Ha ha, that's a good question. They wouldn't benefit in reality. Almost all of the big NIL deals tied to companies are just a way for rich boosters who own/run those companies to use company $ to pay players. For instance, Miami billionaire booster John Ruiz is using his company LifeWallet to pay Miami football and basketball players NIL deal. No one is going to use LifeWallet because it's endorsed by Miami players and he would never pay them endorsement deals if he wasn't an athletics fan. No Madison Ave marketing firm would advise him to spend money this way from a purely marketing and advertising business perspective. The companies just allow a legal vehicle to funnel money to the players for use of their NIL.
 
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NC2017

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Ha ha, that's a good question. They wouldn't benefit in reality. Almost all of the big NIL deals tied to companies are just a way for rich boosters who own/run those companies to use company $ to pay players. For instance, Miami billionaire booster John Ruiz is using his company LifeWallet to pay Miami football and basketball players NIL deal. No one is going to use LifeWallet because it's endorsed by Miami players and he would never pay them endorsement deals if he wasn't an athletics fan. No Madison Ave marketing firm would advise him to spend money this way from a purely marketing and advertising business perspective. The companies just allow a legal vehicle to funnel money to the players for use of their NIL.
So the uber rich can use a university as a vanity project, and/or an NFL minor league team to which they will have a stable of agents ready to represent them when they are drafted?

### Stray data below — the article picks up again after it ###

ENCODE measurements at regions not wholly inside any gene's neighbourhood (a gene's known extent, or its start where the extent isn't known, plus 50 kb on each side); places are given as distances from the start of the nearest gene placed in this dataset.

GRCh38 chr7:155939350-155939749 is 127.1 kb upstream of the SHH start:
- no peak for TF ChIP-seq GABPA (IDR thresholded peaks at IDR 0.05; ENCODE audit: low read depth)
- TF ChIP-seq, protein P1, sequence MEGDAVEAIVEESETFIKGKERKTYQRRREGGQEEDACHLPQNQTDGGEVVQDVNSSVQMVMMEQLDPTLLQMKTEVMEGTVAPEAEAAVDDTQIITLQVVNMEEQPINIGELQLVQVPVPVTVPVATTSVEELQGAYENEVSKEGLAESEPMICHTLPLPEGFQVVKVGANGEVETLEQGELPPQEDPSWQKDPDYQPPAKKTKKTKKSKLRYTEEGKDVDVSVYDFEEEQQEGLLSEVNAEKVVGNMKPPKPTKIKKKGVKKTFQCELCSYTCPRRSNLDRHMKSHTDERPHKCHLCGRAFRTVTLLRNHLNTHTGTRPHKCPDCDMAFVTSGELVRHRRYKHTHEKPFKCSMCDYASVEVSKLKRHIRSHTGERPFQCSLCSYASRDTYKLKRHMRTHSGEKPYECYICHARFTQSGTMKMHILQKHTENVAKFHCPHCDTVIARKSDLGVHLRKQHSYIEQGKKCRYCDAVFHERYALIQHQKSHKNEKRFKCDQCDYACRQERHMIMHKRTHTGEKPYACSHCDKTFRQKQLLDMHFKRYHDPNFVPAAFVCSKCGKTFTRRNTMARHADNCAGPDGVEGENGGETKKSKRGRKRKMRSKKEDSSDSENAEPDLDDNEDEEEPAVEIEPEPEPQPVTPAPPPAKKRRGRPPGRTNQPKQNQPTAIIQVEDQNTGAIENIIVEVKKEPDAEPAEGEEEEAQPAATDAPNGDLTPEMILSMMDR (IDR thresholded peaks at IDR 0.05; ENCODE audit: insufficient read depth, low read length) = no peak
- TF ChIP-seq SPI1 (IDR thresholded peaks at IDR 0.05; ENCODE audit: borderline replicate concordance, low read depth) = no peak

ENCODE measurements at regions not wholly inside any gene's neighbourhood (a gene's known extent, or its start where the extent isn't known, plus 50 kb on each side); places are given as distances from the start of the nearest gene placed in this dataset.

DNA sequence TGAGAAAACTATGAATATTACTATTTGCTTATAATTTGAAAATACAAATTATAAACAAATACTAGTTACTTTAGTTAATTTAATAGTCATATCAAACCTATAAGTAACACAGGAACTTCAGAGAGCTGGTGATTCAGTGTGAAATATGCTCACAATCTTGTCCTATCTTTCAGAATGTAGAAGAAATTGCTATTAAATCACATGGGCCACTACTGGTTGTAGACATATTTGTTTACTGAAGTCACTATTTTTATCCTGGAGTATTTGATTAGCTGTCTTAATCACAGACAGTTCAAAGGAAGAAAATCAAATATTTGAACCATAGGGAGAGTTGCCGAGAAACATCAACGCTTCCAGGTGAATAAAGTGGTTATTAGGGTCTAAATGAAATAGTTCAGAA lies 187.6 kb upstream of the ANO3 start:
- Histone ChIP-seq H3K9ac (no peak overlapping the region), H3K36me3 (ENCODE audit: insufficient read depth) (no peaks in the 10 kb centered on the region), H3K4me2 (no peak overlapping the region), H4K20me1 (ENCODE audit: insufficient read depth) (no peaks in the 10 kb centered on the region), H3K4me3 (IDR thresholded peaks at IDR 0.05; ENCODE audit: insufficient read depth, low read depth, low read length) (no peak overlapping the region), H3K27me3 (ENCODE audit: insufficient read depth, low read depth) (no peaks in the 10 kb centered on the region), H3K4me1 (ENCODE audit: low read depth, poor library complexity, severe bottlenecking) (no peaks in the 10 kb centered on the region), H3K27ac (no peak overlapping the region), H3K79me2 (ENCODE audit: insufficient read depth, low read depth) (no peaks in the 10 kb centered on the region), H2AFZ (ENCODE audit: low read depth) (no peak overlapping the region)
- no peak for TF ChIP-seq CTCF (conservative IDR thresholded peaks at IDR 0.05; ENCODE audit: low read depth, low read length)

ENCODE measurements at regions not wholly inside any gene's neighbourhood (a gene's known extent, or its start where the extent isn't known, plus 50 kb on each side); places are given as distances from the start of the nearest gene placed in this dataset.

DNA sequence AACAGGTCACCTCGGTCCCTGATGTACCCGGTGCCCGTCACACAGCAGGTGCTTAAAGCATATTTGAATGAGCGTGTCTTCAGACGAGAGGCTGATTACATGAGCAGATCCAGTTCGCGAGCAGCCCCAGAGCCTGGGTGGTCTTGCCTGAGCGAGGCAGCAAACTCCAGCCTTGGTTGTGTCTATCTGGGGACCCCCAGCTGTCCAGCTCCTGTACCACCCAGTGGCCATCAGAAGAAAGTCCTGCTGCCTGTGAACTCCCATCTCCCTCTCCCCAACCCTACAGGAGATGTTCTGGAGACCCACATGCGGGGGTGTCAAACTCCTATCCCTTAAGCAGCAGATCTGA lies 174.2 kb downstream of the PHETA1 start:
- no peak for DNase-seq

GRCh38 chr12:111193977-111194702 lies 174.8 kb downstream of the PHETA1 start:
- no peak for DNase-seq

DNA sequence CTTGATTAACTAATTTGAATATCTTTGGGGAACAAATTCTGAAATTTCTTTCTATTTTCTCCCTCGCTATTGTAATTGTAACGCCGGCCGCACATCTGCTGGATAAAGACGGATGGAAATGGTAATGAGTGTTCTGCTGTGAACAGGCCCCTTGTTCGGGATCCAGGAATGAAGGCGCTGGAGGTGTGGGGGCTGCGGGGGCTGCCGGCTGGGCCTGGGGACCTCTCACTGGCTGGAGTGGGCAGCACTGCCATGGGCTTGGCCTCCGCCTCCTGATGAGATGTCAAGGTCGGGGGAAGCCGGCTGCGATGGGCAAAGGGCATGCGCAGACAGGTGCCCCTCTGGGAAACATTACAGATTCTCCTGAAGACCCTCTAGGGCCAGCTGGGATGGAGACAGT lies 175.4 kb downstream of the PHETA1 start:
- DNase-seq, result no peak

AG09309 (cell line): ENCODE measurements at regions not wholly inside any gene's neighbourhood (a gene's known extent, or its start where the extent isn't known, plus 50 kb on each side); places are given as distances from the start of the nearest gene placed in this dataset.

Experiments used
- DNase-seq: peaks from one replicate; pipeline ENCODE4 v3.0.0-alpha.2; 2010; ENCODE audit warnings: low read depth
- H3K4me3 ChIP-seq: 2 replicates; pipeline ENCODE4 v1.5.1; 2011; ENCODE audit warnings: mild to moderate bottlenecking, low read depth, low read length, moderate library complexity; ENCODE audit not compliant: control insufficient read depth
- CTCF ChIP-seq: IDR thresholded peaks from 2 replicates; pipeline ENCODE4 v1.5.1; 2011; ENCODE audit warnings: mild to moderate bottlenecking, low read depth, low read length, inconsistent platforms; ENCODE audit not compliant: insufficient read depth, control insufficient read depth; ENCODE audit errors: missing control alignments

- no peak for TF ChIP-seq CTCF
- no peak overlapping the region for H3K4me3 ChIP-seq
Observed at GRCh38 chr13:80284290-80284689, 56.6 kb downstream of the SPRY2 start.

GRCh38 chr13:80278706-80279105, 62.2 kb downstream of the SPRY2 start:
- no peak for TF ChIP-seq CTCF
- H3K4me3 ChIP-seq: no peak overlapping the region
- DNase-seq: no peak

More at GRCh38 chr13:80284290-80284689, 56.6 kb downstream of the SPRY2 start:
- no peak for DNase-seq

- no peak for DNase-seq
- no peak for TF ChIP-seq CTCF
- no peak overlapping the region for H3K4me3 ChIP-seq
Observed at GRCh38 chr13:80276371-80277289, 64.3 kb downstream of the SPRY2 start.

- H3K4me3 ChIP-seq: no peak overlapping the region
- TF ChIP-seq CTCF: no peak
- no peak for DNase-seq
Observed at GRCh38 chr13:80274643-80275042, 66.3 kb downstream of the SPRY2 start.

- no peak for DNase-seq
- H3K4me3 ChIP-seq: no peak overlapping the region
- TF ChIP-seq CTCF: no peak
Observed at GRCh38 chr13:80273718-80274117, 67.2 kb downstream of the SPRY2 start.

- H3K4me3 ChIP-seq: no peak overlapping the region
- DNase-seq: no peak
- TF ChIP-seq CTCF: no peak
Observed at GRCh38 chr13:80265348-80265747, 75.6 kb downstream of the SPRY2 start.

heckmans

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I'd be curious to know why everyone thinks college football was so pure before NIL? As if it was some ultimate form of amateur athletics.
That's hilarious. It wasn’t. It was as low down and dirty as it has ever been. NiL actually forces transparency.
Why are people so triggered that kids can get paid and can go to the school they want to go to, when they want to.
What in the flying f is so bad about that? Please explain.
Jordan Addison leaving Pitt is karma for Narduzzi trying to poach PSU kids for MSU after the Sandusky scandal broke.
Everything has it's breaking point.
CFB wasn't pure before, but all the impurities were at least against the rules. All of the impurities of CFB have now been embraced as part of the game.

Why is this a bad thing? The bigger issue, as I've stated before is that CFB, at least pretended to be about amateur student athletes,(and by the numbers, most were). Amateurism has appeal. Conversely, no one cares about the minor leagues in any sport. As CFB moves closer to professionalism, people will care less and less.

Linked below is the Penn State Football Story intro. Watch it as you think about HS recruits signing 7 figure endorsement deals and the transfer portal. "The Walk-ons, the All-Americans, the Legends, who ensured to uphold the tradition..." becomes something about portal transfers and players who didn't see a full depth chart and greener grass elsewhere. Loses some of it's luster.

Time will tell, but this is why, IMHO, we're going to see the CFB bubble start to deflate. Fan interest will become less fervent, dollars spent on attending games will go down, and fewer eye balls will watch games. Fewer dollars/eye balls means less lucrative TV contracts and less interest means less spent on NIL for the vast majority of CFB players.
That's why I think there will be a P1 of 15-20 programs, centered around the SEC, with OSU, USC, and a handful of others. The vast majority of programs will adjust to a lower revenue model, where players are mostly there with an eye on a degree instead of the NFL, and lower revenue model will cause 15-20 programs to fold or move back to FCS.

 

bourbon n blues

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Everything has it's breaking point.
CFB wasn't pure before, but all the impurities were at least against the rules. All of the impurities of CFB have now been embraced as part of the game.

Why is this a bad thing? The bigger issue, as I've stated before is that CFB, at least pretended to be about amateur student athletes,(and by the numbers, most were). Amateurism has appeal. Conversely, no one cares about the minor leagues in any sport. As CFB moves closer to professionalism, people will care less and less.